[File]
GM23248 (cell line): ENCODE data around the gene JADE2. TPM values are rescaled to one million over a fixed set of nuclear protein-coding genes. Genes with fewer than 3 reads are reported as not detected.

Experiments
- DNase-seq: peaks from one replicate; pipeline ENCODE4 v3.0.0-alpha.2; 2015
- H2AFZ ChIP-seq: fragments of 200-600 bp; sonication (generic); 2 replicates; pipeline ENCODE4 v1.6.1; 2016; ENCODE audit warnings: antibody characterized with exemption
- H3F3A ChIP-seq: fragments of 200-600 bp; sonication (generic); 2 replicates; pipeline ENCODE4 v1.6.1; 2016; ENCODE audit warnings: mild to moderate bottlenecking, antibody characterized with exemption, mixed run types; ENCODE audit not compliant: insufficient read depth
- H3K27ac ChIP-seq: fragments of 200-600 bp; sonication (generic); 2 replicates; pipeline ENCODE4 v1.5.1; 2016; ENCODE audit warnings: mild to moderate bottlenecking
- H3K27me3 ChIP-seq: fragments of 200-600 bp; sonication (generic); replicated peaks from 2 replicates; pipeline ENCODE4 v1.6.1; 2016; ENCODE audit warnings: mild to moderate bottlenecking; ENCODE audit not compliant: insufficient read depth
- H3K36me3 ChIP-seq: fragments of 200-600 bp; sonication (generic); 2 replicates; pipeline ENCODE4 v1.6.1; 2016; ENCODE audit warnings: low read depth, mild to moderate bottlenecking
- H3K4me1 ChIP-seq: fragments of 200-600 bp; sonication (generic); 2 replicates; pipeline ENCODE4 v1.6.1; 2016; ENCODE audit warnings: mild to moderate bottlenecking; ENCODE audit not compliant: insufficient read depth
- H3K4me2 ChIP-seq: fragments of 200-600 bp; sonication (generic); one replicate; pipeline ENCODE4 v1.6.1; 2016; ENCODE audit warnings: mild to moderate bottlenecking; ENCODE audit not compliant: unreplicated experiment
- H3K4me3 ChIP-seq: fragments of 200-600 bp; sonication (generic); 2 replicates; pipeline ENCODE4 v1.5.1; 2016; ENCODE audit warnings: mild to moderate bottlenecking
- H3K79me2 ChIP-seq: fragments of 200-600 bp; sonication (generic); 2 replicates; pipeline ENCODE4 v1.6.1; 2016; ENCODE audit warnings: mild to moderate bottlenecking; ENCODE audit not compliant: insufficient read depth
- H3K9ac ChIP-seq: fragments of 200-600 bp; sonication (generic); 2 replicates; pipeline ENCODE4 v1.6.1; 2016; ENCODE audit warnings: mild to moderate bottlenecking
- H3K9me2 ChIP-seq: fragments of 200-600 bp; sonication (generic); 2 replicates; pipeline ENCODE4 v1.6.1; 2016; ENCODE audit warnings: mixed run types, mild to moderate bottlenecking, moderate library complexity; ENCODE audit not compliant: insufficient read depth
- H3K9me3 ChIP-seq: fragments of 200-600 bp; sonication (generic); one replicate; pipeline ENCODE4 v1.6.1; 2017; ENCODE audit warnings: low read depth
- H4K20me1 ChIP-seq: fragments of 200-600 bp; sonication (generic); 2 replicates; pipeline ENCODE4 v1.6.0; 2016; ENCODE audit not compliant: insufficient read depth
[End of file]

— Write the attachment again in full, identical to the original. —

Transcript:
GM23248 (cell line): ENCODE data around the gene JADE2. TPM values are rescaled to one million over a fixed set of nuclear protein-coding genes. Genes with fewer than 3 reads are reported as not detected.

Experiments
- DNase-seq: peaks from one replicate; pipeline ENCODE4 v3.0.0-alpha.2; 2015
- H2AFZ ChIP-seq: fragments of 200-600 bp; sonication (generic); 2 replicates; pipeline ENCODE4 v1.6.1; 2016; ENCODE audit warnings: antibody characterized with exemption
- H3F3A ChIP-seq: fragments of 200-600 bp; sonication (generic); 2 replicates; pipeline ENCODE4 v1.6.1; 2016; ENCODE audit warnings: mild to moderate bottlenecking, antibody characterized with exemption, mixed run types; ENCODE audit not compliant: insufficient read depth
- H3K27ac ChIP-seq: fragments of 200-600 bp; sonication (generic); 2 replicates; pipeline ENCODE4 v1.5.1; 2016; ENCODE audit warnings: mild to moderate bottlenecking
- H3K27me3 ChIP-seq: fragments of 200-600 bp; sonication (generic); replicated peaks from 2 replicates; pipeline ENCODE4 v1.6.1; 2016; ENCODE audit warnings: mild to moderate bottlenecking; ENCODE audit not compliant: insufficient read depth
- H3K36me3 ChIP-seq: fragments of 200-600 bp; sonication (generic); 2 replicates; pipeline ENCODE4 v1.6.1; 2016; ENCODE audit warnings: low read depth, mild to moderate bottlenecking
- H3K4me1 ChIP-seq: fragments of 200-600 bp; sonication (generic); 2 replicates; pipeline ENCODE4 v1.6.1; 2016; ENCODE audit warnings: mild to moderate bottlenecking; ENCODE audit not compliant: insufficient read depth
- H3K4me2 ChIP-seq: fragments of 200-600 bp; sonication (generic); one replicate; pipeline ENCODE4 v1.6.1; 2016; ENCODE audit warnings: mild to moderate bottlenecking; ENCODE audit not compliant: unreplicated experiment
- H3K4me3 ChIP-seq: fragments of 200-600 bp; sonication (generic); 2 replicates; pipeline ENCODE4 v1.5.1; 2016; ENCODE audit warnings: mild to moderate bottlenecking
- H3K79me2 ChIP-seq: fragments of 200-600 bp; sonication (generic); 2 replicates; pipeline ENCODE4 v1.6.1; 2016; ENCODE audit warnings: mild to moderate bottlenecking; ENCODE audit not compliant: insufficient read depth
- H3K9ac ChIP-seq: fragments of 200-600 bp; sonication (generic); 2 replicates; pipeline ENCODE4 v1.6.1; 2016; ENCODE audit warnings: mild to moderate bottlenecking
- H3K9me2 ChIP-seq: fragments of 200-600 bp; sonication (generic); 2 replicates; pipeline ENCODE4 v1.6.1; 2016; ENCODE audit warnings: mixed run types, mild to moderate bottlenecking, moderate library complexity; ENCODE audit not compliant: insufficient read depth
- H3K9me3 ChIP-seq: fragments of 200-600 bp; sonication (generic); one replicate; pipeline ENCODE4 v1.6.1; 2017; ENCODE audit warnings: low read depth
- H4K20me1 ChIP-seq: fragments of 200-600 bp; sonication (generic); 2 replicates; pipeline ENCODE4 v1.6.0; 2016; ENCODE audit not compliant: insufficient read depth